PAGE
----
Dr. Ryan (UF) and Dr. Anna Stewart Ibarra, Assistant Professor of Medicine at SUNY-Upstate Medical University will launch a new field project component in Ecuador. They will be adding new sites to their previous collaborative research on climate-dengue dynamics, starting the first of five years supported under this grant, with the onset of the coming dengue season.

“This is a critical component of the research,” says Dr. Stewart Ibarra, leader of the Ecuador field team. “Testing new and existing models on the ground in dengue-endemic areas will be a big step towards improving the science behind vector control and public health.”

The collaborative research team includes experts in epidemiology, public health, ecology, entomology, mathematical modeling, and geography: co-principal investigator Sadie Ryan (University of Florida), lead investigator Erin Mordecai (Stanford University), Anna Stewart Ibarra (SUNY Upstate Medical University), Matt Thomas (Penn State University), Leah Johnson and Jason Rohr (University of South Florida), Van Savage (UCLA), Marco Neira (Pontificia Universidad Católica del Ecuador (PUCE)), and other collaborators in Ecuador. The work expands upon Dr. Ryan’s prior work at the National Center for Ecological Analysis and Synthesis at the University of California, Santa Barbara and the Center for Global Health & Translational Science at SUNY-Upstate Medical University.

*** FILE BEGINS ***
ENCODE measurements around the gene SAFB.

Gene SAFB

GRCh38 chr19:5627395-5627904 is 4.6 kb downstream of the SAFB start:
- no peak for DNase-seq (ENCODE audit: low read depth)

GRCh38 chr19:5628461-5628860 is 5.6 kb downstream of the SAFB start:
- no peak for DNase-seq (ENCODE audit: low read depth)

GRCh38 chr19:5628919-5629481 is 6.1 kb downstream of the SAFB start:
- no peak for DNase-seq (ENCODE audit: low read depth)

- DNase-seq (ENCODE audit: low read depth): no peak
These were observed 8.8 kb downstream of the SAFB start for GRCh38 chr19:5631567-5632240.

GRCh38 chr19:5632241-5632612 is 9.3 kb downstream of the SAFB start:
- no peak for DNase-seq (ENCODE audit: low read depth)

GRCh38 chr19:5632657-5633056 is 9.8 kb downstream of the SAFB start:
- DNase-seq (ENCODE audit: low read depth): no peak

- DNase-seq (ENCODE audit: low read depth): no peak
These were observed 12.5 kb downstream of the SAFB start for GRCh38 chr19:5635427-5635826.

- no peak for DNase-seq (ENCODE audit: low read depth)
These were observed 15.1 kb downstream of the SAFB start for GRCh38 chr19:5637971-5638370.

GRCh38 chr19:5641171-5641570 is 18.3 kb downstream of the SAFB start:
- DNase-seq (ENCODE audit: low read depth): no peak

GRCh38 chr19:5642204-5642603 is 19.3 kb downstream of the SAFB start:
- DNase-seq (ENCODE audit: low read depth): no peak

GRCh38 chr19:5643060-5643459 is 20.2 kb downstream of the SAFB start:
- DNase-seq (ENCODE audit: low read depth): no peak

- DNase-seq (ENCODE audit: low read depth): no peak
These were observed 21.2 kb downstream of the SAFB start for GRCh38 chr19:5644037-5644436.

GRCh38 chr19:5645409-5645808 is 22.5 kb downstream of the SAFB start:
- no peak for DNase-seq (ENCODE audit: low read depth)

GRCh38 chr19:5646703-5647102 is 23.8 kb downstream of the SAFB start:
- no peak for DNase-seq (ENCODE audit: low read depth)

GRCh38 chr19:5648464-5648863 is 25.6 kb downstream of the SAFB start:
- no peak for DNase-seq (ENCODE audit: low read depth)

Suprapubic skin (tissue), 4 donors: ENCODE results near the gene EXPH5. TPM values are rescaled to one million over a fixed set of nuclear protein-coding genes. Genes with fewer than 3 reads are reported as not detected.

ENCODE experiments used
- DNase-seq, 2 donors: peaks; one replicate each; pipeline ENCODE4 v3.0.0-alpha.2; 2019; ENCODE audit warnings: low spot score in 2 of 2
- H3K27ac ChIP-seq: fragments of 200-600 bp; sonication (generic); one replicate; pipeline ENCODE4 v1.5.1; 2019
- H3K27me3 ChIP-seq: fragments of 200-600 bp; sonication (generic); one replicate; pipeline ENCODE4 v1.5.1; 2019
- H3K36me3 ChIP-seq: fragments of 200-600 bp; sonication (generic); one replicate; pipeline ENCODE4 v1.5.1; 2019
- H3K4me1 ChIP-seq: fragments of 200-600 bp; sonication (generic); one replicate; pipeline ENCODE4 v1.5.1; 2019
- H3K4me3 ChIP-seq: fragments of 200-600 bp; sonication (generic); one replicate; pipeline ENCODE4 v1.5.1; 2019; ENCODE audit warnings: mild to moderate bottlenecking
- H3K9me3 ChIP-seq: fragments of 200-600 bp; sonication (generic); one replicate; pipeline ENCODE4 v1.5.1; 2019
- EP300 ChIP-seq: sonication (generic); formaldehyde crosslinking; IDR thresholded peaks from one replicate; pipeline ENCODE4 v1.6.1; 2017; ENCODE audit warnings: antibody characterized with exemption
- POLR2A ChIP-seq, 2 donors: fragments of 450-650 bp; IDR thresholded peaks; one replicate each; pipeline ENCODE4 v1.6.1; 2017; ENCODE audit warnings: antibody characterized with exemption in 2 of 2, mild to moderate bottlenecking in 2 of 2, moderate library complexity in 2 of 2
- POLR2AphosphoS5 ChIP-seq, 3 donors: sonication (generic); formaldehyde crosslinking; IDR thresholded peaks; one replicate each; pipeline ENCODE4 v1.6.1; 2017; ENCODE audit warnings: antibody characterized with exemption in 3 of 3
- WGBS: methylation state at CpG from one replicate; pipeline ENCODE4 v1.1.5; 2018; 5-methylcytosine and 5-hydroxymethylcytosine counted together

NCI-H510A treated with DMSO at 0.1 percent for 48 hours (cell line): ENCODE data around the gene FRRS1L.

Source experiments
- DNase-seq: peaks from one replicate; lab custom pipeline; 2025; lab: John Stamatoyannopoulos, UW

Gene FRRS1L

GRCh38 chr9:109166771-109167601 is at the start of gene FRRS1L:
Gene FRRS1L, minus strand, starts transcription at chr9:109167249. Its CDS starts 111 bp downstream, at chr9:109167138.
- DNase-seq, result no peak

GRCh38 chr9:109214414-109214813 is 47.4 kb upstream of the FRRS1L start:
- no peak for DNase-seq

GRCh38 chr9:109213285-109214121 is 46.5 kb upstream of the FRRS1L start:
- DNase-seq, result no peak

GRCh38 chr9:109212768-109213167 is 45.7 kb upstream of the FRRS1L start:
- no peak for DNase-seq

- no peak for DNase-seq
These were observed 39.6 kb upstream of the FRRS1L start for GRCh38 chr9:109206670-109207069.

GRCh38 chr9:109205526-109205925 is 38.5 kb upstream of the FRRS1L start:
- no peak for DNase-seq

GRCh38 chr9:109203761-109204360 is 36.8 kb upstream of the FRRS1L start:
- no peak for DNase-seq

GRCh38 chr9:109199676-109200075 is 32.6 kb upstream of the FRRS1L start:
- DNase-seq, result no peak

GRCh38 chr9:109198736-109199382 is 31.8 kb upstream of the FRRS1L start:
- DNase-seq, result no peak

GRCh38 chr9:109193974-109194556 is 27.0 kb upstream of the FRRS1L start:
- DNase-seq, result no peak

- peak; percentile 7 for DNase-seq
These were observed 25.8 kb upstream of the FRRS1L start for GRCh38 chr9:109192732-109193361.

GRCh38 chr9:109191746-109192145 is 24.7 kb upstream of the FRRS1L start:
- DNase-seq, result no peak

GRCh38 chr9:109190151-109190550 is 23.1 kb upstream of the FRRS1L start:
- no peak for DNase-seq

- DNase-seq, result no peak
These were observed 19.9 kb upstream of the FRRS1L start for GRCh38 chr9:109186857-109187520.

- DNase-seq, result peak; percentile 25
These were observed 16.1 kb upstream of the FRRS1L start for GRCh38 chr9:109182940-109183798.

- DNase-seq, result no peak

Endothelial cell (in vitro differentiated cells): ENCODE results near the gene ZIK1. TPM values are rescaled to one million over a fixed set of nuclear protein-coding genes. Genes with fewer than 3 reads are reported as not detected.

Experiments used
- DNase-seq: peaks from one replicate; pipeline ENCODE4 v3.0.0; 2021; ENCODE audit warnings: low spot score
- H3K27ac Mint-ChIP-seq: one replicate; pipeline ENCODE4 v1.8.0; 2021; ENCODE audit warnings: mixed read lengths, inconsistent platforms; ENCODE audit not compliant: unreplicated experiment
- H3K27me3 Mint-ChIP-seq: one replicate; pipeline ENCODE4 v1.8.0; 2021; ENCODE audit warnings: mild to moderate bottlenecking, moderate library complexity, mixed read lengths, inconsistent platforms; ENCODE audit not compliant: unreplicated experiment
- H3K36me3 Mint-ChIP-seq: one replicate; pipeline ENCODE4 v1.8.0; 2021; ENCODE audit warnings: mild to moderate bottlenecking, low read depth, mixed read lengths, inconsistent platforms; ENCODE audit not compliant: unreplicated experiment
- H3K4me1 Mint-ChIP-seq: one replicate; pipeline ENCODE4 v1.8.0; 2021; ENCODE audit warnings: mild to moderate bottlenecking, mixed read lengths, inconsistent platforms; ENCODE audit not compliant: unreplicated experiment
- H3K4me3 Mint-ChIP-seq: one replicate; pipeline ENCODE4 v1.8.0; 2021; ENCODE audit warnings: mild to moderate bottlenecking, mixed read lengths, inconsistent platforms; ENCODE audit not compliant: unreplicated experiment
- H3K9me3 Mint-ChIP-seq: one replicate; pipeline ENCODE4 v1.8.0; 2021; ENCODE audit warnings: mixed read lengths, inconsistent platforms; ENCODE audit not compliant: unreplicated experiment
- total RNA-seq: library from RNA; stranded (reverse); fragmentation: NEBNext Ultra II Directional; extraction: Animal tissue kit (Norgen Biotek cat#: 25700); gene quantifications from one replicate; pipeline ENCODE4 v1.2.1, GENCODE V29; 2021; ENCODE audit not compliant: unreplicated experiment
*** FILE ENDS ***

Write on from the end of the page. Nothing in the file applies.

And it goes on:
The team will begin work this year to develop temperature-sensitive transmission models and fit them with data from published sources for 13 vector-borne diseases: vivax malaria, trypanosomiasis, dengue, chikungunya, yellow fever, West Nile, Eastern equine encephalitis, Western equine encephalitis, St. Louis encephalitis, Rift Valley fever, Ockelbo (Sindbis) disease, Ross River fever, and bluetongue. By studying this suite of diseases, the team hopes to uncover general patterns of temperature responses across multiple insects and pathogens.

See the press release for more information on the newly funded projects in the Ecology and Evolution of Infectious Diseases Program, a joint program of the U.S. National Science Foundation, U.S. National Institutes of Health, U.S. Department of Agriculture, and U.K. Biotechnology and Biological Sciences Research Council.